South Carolina Senator, Eight Others Shot at Historic Church
Gunman took part in prayers at church in Charleston, South Carolina before opening fire. The man is still at large.
A white man opened fire during a prayer meeting inside a historic black church in downtown Charleston on Wednesday night, killing nine people in an assault that authorities described as a hate crime. The shooter was still at large.
The shooting took place at the Emanuel AME Church, Police Chief Greg Mullen said. He said there were survivors, but would not say how many, or how many were inside at the time of the shooting. He also would not confirm whether the pastor, state Sen. Clementa Pinckney, was one of the victims.
However Conflict News confirmed the Senator’s death.
Mullen described the suspect as a white male in his early 20s. He said he believed it was a hate crime, but would not elaborate.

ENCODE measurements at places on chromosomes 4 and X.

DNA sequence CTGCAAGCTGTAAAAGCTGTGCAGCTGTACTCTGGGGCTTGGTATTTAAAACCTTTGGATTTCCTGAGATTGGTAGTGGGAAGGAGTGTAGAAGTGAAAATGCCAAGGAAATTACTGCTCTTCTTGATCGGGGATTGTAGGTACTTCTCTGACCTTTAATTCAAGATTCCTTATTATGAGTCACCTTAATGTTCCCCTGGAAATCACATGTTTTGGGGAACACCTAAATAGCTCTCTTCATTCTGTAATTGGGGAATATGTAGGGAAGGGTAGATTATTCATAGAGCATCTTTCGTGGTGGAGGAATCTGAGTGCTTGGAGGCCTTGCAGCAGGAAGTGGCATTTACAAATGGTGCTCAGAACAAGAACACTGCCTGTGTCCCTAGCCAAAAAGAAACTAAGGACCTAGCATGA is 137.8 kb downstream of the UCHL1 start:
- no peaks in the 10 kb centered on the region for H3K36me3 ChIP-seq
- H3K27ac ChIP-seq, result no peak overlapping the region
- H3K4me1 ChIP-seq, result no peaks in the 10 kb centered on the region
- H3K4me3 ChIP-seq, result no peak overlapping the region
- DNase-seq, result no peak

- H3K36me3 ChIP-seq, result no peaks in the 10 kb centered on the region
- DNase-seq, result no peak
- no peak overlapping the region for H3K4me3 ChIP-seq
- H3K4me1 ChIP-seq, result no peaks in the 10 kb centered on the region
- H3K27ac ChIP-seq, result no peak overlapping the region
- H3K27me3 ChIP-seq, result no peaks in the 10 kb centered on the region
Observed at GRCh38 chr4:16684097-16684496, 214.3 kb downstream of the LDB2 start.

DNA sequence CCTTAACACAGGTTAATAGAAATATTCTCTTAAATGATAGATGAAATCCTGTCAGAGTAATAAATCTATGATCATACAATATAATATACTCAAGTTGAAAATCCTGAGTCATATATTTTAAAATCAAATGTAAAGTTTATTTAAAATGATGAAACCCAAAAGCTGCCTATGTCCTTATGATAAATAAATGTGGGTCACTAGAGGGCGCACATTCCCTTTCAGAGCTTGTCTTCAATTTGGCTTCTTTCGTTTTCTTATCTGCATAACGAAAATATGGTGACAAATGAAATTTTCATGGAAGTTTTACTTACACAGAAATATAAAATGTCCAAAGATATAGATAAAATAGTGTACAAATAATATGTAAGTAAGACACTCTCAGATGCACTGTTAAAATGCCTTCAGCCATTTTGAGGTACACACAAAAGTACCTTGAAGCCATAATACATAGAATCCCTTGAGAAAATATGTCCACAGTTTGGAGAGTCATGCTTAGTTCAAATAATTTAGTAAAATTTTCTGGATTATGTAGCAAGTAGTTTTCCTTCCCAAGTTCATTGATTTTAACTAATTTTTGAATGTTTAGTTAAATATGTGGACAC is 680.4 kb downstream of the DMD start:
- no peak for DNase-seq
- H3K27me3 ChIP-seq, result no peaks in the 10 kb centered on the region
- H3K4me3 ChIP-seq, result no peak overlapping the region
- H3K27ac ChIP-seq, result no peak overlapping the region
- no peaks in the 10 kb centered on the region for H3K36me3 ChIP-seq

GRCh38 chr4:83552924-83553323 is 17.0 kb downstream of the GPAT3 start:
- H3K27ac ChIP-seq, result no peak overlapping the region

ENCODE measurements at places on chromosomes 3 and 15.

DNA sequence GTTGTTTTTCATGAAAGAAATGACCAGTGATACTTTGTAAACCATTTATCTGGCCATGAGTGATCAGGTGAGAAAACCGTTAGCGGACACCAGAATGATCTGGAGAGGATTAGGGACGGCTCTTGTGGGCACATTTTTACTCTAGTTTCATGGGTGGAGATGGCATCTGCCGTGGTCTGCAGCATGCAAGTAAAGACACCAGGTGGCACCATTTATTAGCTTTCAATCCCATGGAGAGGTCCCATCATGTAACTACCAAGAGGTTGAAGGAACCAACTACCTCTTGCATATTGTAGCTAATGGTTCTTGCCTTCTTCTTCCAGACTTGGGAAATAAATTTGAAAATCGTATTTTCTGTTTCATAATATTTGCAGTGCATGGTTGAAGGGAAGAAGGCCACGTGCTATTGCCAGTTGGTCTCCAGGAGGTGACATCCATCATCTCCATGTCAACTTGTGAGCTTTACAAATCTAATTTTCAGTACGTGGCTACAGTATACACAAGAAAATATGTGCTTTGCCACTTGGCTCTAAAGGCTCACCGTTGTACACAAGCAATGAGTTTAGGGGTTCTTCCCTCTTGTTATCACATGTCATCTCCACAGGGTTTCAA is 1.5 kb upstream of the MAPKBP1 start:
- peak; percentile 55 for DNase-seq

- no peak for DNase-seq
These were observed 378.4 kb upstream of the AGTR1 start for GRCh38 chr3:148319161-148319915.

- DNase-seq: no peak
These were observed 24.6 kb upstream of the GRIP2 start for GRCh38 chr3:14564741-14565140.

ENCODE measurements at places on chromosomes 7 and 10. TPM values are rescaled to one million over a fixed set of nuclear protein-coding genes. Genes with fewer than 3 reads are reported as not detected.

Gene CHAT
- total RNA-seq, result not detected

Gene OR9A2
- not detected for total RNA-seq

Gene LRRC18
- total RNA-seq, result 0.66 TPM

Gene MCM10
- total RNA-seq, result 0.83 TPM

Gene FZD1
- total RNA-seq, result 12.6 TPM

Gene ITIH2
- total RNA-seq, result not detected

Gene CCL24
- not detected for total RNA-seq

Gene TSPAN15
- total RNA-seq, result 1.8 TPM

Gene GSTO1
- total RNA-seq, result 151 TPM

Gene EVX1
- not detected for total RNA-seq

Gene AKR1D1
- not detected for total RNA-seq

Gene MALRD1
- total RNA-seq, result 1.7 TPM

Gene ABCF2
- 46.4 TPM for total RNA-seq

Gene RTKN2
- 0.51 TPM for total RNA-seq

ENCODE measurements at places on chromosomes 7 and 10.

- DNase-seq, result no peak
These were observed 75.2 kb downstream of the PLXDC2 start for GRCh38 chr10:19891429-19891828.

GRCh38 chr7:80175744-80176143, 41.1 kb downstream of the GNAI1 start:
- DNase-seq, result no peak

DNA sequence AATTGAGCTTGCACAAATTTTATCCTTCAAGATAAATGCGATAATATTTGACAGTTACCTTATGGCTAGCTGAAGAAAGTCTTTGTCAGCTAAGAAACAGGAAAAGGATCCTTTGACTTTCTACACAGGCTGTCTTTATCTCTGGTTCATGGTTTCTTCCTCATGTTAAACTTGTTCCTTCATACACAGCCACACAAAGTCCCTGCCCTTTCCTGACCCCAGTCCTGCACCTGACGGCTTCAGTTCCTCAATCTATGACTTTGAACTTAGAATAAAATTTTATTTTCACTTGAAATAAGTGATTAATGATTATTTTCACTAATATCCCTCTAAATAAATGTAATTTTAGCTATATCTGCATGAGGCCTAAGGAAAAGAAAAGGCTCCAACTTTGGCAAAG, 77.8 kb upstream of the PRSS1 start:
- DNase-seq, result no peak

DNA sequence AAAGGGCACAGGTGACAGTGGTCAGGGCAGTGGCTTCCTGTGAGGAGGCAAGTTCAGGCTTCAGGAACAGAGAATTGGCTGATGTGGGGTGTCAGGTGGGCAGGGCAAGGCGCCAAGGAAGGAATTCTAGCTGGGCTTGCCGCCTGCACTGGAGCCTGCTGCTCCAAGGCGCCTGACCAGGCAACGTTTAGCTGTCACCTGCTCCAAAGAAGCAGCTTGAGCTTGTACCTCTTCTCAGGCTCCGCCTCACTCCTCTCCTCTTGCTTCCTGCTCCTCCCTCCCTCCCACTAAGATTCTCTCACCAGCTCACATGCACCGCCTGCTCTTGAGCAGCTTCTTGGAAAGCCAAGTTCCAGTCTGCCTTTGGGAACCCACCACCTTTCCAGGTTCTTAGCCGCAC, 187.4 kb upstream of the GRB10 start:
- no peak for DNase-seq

“The only reason that someone could walk into a church and shoot people praying is out of hate,” said Charleston Mayor Joseph P. Riley. “It is the most dastardly act that one could possibly imagine, and we will bring that person to justice. ... This is one hateful person.”
As police and the city’s mayor updated the news media, a group of pastors huddled together praying in a circle across the street.
Police moved members of the news media back away from the site due to what they called an “imminent” threat. They did not release any details.
The campaign of Republican presidential hopeful Jeb Bush sent out an email saying that due to the shooting, the candidate had canceled an event planned in the city Thursday.
Andrew Knapp a reporter from the spot tweeted:
The gunman apparently told a survivor that he would let her live so that she could tell everyone what happened.
Conflict News reported the man participated in the church services before started shooting. People formed in groups and continued to pray near the crime scene.
The Emmanuel AME church is a historic African-American church that traces its roots to 1816, when several churches split from Charleston’s Methodist Episcopal church.
One of its founders, Denmark Vesey, tried to organize a slave revolt in 1822. He was caught, and white landowners had his church burned in revenge. Parishioners worshipped underground until after the Civil War.
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